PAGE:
The buzzwords for travel experiences in China today are cultural experiences. While many people are embracing museum tours as their go-to cultural activities, site-specific cultural events appeal to Chinese tourists as well, and are becoming another driver behind the this fast growing segment in the outbound Chinese tourism market.
Setouchi Triennale is a contemporary-art festival held every three years on remote islands in Japan. It aims to revitalize the Seto Inland Sea area, which was struggling with aging and depopulation issues. The previous edition of the Triennale was held in 2016. It attracted more than 1 million visitors from Japan and abroad. Among them, more than half of overseas visitors came from greater China area.
More over, Japan has been one of the top outbound travel destinations for Chinese tourists. According to a report released by China’s largest online travel agent Ctrip, the most popular Japanese destinations Chinese tourists visit are Tokyo, Osaka, and Okinawa. This list, however, does not include the remote islands where Setouchi Triennale takes place. What’s the draw to this rather out of the way art festival that’s quiet removed from any of Japan’s popular sightseeing to Chinese tourists?
“Visitors can admire high-level art works while looking at the beautiful scenery of the Seto Inland Sea, and learn about the local culture and history,” stated the Setouchi Triennale executive committee office in a email correspondence with Jing Travel, adding: “There are direct flights from Takamatsu Airport in Kagawa Prefecture to Shanghai, Taiwan, and Hong Kong, so in particular many visitors came from these flights.”
In a recent-released report by ITB China, the travel trade show foresees that needs for cultural travel in China are expected to grow by 30% or more in the coming next three years. Also, tourists in China have the highest willingness to pay for “experiencing the destination’s culture and understanding its history and customs.” Unlike the Venice Biennale, which appeals to Chinese visitors fluent in the art world, and where the artworks have little or no connection with the local community, the Setouchi Triennale attracts Chinese tourists with outdoor artworks resonating with local scenery and culture.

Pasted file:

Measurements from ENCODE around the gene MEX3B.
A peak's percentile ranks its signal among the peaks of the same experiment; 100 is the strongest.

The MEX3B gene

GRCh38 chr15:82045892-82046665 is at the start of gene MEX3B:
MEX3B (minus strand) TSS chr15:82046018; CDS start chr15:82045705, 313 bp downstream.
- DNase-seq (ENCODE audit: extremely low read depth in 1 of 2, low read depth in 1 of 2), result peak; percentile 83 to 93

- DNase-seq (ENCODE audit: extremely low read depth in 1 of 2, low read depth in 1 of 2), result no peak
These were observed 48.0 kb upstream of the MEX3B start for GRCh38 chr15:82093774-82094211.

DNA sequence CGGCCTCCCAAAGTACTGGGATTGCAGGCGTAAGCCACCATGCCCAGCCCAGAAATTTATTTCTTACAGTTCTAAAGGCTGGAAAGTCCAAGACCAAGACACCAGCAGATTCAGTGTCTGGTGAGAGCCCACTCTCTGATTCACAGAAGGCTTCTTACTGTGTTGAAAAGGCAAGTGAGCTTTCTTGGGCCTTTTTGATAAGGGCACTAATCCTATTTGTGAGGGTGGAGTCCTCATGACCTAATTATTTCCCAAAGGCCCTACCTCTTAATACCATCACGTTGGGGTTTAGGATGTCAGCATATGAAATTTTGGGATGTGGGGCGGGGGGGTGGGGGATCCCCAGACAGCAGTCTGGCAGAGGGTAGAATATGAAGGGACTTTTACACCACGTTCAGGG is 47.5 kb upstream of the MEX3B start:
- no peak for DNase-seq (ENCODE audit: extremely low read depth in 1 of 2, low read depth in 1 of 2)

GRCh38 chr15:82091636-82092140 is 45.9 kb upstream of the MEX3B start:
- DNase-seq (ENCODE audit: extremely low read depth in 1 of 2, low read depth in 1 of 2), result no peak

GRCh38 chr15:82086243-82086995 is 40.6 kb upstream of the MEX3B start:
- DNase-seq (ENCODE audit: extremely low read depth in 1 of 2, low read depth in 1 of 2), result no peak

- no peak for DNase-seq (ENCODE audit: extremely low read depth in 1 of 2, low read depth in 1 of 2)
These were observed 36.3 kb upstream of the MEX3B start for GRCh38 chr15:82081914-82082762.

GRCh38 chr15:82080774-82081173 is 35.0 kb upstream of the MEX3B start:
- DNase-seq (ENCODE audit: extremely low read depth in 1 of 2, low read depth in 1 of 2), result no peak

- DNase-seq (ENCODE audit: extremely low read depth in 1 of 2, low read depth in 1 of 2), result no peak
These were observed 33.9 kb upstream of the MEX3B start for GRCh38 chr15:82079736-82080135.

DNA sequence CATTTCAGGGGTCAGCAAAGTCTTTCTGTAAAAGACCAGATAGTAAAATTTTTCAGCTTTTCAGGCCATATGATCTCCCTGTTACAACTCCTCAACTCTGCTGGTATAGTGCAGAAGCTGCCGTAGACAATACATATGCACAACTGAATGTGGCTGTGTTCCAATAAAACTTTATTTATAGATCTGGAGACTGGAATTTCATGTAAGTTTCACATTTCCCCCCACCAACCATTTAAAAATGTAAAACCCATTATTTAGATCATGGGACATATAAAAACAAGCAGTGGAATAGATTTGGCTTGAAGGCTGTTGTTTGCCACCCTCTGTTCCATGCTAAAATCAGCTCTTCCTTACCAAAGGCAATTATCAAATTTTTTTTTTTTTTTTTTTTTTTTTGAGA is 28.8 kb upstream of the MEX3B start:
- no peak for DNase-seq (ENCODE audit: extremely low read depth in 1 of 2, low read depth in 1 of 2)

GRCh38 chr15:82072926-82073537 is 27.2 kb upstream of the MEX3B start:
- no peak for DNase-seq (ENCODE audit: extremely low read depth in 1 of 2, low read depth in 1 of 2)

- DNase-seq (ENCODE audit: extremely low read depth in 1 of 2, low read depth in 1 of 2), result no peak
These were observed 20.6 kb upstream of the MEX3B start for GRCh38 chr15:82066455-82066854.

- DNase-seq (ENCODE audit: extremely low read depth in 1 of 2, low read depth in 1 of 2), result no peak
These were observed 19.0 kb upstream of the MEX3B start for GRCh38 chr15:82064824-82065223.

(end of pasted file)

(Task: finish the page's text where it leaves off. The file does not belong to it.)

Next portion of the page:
Last year, at a press conference in Beijing, in partnership with HUBART, a Chinese company promoting cultural events, the Setouchi Triennale invited the Chinese musician and artist Zhu Zheqin and the installation artist Xiang Yang to show in this year’s triennial. According to the report by Yicai, HUBART is also the partner of Echigo Tsumari Art Field — one of the world’s largest art festivals, which the Setouchi Triennale resembles in many ways.And now, to meet the growing needs for more cultural events in China, the government of Tonglu City, in Hangzhou province has signed an agreement with the curation team Art Front Gallery and HUBART to organize a local version of the Japanese art festival in 2020.
The festival’s engagement with Chinese audiences goes online as well. For example, when you search the words “Setouchi Triennale” on Mafengwo, one of China’s most popular social media travel websites, there are more than 48 related search results and more than half of them are detailed travels and tips written by users. Surprisingly, there are very few articles specifically about Venice Biennale or other overseas art festival, let alone discussions. The same thing happens on other travel websites, such as Qyer, Qunar, and Ctrip and even other social media platform like Zhihu and Douban.
This could be an extension of the trend for cultural tour wedded with art and local community in domestic travel. The town of Mingyue, which is 56 miles away from Chengdu in southwest China, was once a poor village without any tourism. In recent years, however, by introducing almost 40 creativity programs and collaborating with more than 100 artists and designers, this old village has become a very popular tourist destination. According to sohu.com, the village now attracts some 300,000 visitors every year, generating revenue of 300 million RMB through the creativity and travel business in 2019. From museums to a wide range of other cultural activities, China’s growing demand for more cultural travel experiences is projected to only increase, and that with that, lucrative business opportunities.